logger-thread: A low latency threaded logger

logger-thread: A low latency threaded logger

David De Grave
22/11/2023

Inobtrusive logging

Logging (or tracing) is an essential part of application development. It is needed for developers as the first-line debugging tool, for integrators to debug dependencies and configuration, for operators to understand what the application is doing, and for end users to report bugs.

However, it comes at a cost. At some point, there is a system call to send the data out. System calls can be intrusive in the flow of the program. In particular if it’s a real-time program, the system call will inject unbounded latency at the point that a log is made. In addition, in a multi-threaded program, there will be implicit serialization because all the logging output goes into a single stream. 

The logger-thread library implements inobtrusive logging by moving the possibly-blocking system calls to a separate thread. It is fully open source software under an MIT license. It can be found at https://github.com/ledav-net/logger-thread

Lock-free threaded logging

In order to hide the system call latency when performing a logging action, logger-thread uses a separate thread to do the actual logging. When a log call is made in the application code, the log message string is simply added into a dedicated circular buffer and the logger thread then retrieves the log messages and serializes them to the output. The logger thread can run at a lower (non-real-time) priority than the other threads.

Spooling the log messages to the circular buffer is non-blocking and non-serializing. It is implemented using a single-reader-single-writer approach. One message buffer is allocated per thread that needs to perform logging and a pointer to it is put in a thread-local variable. Writing to the circular buffer is done by updating the write pointer and comparing it with the read pointer using atomic operations. No blocking operations are involved, unless the buffer is full.

The logger thread reads from each of the circular buffers and prints out the log messages in chronological order. A timestamp associated with each message at the moment it is logged, not at the moment it is printed; thus, the logger thread makes sure the messages are output in order of increasing timestamp. The timestamp is created with clock_gettime(). On Linux, on most architectures, this is not a true system call but is rather implemented with vDSO. Therefore, it does not cause blocking or too much latency.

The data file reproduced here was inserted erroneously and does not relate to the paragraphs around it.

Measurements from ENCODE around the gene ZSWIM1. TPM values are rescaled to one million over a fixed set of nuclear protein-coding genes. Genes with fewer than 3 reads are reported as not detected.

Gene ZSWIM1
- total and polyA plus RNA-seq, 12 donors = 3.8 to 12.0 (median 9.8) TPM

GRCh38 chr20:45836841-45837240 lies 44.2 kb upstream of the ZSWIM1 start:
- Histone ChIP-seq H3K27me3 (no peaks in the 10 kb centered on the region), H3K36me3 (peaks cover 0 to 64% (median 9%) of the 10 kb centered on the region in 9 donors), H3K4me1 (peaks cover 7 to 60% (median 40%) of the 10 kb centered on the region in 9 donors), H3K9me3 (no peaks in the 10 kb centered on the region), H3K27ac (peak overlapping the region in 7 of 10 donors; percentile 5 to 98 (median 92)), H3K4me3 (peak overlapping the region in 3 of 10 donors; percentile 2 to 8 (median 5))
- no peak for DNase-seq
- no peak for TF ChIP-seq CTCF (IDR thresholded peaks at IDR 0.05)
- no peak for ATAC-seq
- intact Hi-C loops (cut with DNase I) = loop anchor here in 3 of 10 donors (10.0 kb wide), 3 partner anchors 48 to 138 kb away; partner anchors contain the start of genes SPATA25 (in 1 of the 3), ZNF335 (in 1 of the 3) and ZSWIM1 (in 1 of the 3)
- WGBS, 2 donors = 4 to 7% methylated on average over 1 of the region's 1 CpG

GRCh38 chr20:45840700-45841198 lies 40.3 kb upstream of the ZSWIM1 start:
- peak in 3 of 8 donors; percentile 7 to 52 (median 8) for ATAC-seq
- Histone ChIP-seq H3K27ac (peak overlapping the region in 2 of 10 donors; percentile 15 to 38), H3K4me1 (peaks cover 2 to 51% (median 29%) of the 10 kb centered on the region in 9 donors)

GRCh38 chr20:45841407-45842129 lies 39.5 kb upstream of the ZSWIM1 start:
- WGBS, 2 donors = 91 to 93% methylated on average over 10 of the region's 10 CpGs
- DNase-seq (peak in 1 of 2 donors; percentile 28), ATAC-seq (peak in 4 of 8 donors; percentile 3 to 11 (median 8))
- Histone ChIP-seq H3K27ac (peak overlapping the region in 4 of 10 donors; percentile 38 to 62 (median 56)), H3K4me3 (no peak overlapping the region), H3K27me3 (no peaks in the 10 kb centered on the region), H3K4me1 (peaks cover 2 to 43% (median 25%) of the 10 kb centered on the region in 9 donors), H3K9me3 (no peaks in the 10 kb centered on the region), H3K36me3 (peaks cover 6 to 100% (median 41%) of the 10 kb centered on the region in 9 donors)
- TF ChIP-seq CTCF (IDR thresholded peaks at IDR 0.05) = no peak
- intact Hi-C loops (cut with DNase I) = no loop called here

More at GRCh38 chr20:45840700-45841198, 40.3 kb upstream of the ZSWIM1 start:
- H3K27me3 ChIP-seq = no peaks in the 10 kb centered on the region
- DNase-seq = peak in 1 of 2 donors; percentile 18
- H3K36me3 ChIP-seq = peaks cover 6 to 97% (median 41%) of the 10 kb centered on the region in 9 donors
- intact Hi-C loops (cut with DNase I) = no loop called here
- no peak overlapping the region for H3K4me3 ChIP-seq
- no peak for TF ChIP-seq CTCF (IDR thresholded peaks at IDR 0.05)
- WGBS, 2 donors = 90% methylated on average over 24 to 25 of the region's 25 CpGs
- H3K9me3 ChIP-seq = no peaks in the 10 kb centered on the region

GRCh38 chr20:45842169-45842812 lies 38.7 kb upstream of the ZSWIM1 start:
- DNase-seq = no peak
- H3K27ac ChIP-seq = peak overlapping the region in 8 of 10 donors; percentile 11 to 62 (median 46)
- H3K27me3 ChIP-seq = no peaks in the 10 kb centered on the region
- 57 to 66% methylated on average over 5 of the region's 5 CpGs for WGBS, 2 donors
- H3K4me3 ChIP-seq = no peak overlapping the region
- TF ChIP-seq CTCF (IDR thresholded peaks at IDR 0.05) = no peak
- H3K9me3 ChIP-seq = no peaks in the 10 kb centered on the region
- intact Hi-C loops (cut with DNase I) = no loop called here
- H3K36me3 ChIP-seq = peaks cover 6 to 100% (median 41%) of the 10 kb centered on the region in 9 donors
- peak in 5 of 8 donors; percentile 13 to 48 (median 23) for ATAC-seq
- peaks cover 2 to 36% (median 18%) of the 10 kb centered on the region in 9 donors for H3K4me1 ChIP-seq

If all the ring buffers are empty, the logger thread goes to sleep. To wake it up again at lowest cost, the futex mechanism is used to synchronize between the threads. Although this is an actual system call, the FUTEX_WAKE operation is not blocking and very fast. It is also only called if there is actually a need to wake up the logger thread.

If a writing thread’s buffer is full, the library has the option to block after all, or to just give up and discard the log message. In the latter case, a counter of dropped messages is incremented and as soon as the logger thread ends up reading from the buffer again, that counter can be printed also for debugging.

Configuration options and features

The library is very flexible and covers many different scenarios. Many configuration options can be used during runtime and compile time. 

There is both a compile-time and a runtime option for the minimum error level message. Set at runtime, it will filter the messages to output. At compile time, the code will be stripped out from the final binary. This is useful to strip debug messages that can contain sensitive information or to implement a verbose argument to turn on debug messages when needed.

There is also a compile-time option to not block when the circular buffer is full. In that case the message is lost and an error is returned to the caller. Another option can be turned on to print the number of messages lost as soon as there is some space freed.

The message buffer is normally allocated when the writer thread is started. If it is not allocated then, it will be allocated the first time a message is logged. However, that allocation would again be obtrusive in the normal flow of operation, that’s why it’s done at thread creation by default. Still, there’s an option to delay until the first message.

The log levels are compatible with syslog messages. Currently, the logger-thread library only has a file as output, but it would be very easy to implement an option to send the output to syslog instead.

By default, ansi colors are used but other “color schemes” can be defined, used and toggled at runtime if needed.

It is also easy to switch off logging completely at compile time. Alternatively, you can switch to direct printf() without buffering or a logging thread. This is useful if your functions can be part of a library and dont need a logger thread in that context. The same code can be compiled for both use cases.

For the complete list of supported features & options, please read the README.md file and C headers from the main github repository.

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